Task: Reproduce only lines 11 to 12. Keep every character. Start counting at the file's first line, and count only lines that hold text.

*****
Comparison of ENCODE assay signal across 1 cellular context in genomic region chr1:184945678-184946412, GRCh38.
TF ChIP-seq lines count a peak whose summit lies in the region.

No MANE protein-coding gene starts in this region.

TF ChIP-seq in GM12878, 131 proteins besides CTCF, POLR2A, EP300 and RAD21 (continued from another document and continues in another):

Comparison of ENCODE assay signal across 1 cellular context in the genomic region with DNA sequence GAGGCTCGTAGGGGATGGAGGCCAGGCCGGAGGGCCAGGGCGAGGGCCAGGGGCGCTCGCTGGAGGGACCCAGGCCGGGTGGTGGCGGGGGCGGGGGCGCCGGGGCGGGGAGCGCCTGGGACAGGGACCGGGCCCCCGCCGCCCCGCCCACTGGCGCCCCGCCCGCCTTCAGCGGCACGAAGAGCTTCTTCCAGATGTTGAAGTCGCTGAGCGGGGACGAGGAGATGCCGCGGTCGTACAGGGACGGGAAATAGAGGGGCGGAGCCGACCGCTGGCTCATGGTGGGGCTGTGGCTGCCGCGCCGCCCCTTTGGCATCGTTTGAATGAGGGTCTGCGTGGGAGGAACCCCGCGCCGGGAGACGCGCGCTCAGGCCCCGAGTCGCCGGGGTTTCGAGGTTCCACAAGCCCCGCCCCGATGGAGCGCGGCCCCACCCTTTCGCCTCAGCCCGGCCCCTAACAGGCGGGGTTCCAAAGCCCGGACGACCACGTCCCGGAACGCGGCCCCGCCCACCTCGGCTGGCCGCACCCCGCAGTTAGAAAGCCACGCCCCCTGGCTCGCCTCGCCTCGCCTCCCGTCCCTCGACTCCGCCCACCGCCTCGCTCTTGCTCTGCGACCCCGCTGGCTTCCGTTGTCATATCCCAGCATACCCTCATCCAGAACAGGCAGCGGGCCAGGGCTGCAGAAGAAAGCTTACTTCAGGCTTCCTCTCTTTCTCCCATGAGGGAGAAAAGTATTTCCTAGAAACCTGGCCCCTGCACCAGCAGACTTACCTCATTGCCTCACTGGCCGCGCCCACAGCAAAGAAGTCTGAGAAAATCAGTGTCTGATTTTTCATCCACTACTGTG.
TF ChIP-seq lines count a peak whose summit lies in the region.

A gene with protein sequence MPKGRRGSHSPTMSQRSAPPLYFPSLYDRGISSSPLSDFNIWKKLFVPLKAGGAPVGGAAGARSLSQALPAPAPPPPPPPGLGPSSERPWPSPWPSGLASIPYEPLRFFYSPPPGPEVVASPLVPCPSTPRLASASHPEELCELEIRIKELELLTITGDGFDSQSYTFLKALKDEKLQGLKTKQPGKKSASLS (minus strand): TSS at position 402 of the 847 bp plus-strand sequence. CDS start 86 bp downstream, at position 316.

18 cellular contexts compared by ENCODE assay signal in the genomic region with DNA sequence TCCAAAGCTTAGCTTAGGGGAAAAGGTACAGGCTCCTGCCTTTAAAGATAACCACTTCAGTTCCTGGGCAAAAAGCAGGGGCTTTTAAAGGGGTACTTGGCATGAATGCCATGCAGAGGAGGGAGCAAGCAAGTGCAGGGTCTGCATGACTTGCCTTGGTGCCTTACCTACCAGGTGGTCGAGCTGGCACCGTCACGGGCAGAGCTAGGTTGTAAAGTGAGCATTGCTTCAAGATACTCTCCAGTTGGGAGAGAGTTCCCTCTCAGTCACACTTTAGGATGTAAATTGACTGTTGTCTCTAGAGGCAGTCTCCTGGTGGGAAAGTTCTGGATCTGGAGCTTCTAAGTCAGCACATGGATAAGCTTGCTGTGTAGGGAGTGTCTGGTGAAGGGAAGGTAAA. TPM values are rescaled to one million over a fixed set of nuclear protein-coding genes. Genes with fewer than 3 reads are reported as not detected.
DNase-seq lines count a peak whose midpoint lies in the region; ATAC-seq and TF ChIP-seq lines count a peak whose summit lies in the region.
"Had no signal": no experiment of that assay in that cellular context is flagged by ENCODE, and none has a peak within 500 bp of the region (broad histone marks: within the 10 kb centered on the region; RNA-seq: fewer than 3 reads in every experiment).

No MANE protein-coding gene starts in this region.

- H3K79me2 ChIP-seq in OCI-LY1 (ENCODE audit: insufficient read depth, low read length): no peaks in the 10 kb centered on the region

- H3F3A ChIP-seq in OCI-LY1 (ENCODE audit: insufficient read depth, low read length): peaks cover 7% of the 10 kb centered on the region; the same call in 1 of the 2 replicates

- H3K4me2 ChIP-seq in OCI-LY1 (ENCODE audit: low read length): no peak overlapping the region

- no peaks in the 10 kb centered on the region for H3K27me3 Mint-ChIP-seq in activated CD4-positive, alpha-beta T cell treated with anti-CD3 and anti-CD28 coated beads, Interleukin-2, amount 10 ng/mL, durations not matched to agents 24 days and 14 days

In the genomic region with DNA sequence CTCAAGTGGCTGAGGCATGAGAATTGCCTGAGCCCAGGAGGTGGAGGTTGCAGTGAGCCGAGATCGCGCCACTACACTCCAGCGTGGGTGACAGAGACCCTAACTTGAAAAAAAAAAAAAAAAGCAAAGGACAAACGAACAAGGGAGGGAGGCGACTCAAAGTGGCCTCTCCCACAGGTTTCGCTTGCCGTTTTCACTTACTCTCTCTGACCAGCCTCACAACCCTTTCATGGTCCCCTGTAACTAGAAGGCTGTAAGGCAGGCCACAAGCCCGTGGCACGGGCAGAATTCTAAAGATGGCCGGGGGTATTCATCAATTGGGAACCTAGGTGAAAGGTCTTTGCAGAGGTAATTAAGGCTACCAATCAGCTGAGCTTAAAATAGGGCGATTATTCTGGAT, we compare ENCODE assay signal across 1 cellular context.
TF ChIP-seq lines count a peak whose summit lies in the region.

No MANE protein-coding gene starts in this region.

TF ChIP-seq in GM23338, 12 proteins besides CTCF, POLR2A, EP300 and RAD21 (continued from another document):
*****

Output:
No MANE protein-coding gene starts in this region.

- H3K79me2 ChIP-seq in OCI-LY1 (ENCODE audit: insufficient read depth, low read length): no peaks in the 10 kb centered on the region